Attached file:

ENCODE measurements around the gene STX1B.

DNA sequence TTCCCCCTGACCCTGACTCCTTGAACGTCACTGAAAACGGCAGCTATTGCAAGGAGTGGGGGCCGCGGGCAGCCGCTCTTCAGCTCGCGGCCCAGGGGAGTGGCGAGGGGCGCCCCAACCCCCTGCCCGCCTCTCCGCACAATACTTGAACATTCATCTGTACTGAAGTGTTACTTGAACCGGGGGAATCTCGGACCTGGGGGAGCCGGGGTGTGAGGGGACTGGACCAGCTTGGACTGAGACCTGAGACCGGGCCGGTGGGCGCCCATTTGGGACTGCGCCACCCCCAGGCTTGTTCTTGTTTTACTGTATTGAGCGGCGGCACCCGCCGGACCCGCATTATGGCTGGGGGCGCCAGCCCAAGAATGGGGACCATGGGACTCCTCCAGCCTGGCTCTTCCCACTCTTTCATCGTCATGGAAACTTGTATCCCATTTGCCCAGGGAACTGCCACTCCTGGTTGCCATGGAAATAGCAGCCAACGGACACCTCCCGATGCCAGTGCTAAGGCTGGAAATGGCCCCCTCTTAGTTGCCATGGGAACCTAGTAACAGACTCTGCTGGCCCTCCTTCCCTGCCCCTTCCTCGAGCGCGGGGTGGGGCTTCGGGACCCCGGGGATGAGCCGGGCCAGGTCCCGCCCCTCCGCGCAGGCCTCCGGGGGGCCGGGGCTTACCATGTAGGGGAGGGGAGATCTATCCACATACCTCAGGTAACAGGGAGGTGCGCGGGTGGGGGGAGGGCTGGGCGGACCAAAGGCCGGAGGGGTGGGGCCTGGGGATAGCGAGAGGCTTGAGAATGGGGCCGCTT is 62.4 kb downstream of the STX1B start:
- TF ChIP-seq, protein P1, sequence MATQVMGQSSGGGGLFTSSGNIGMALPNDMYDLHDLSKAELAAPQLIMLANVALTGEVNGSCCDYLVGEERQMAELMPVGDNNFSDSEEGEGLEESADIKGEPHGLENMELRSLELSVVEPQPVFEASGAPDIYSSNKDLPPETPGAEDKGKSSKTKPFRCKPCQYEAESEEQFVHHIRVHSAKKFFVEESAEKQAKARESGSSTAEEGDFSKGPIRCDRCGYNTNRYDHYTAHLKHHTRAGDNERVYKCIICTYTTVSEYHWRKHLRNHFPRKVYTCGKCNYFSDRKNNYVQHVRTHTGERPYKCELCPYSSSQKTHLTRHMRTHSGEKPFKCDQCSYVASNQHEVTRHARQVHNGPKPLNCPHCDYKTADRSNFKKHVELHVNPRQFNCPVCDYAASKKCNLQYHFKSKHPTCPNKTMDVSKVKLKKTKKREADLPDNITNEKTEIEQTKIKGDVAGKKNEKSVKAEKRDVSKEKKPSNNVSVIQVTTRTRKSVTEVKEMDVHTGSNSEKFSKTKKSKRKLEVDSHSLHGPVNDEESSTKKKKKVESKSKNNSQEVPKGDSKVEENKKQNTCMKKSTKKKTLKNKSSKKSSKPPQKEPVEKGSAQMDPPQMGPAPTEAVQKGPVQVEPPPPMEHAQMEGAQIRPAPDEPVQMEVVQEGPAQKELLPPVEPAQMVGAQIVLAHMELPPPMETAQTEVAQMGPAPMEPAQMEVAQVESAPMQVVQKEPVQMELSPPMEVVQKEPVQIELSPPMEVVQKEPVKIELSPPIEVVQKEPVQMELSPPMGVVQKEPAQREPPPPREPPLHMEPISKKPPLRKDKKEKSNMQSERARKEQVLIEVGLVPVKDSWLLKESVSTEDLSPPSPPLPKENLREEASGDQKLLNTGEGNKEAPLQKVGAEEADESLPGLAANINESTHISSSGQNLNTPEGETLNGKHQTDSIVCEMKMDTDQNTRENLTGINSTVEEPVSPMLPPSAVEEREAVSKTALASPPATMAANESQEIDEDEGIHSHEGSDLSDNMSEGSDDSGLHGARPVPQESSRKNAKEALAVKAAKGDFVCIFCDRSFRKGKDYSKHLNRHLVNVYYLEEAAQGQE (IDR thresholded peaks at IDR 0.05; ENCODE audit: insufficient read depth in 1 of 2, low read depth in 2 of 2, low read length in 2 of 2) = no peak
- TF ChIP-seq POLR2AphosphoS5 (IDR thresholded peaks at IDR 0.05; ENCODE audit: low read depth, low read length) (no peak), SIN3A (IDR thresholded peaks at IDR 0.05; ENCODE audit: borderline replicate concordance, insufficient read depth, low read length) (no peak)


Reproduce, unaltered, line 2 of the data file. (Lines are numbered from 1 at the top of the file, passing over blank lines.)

DNA sequence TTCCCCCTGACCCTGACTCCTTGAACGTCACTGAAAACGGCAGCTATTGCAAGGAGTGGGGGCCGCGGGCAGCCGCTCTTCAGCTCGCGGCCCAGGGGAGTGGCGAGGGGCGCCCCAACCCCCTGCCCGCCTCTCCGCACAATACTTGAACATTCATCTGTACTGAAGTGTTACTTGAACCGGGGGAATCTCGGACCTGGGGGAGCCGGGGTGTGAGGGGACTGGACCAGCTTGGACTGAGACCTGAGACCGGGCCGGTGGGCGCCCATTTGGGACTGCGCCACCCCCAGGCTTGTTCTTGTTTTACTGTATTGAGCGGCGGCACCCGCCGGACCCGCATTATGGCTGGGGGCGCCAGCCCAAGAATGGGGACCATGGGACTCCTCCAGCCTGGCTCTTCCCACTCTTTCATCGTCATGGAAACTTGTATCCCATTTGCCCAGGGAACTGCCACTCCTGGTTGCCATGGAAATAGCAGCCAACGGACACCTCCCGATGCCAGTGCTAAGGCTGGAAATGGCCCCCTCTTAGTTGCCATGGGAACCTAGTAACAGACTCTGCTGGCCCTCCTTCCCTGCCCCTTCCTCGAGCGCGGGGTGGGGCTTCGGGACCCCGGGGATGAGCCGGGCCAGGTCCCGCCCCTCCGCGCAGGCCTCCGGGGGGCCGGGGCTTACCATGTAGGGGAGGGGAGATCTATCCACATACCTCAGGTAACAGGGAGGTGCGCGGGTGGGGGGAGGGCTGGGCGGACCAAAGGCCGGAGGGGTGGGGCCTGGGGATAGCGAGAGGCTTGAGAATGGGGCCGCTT is 62.4 kb downstream of the STX1B start: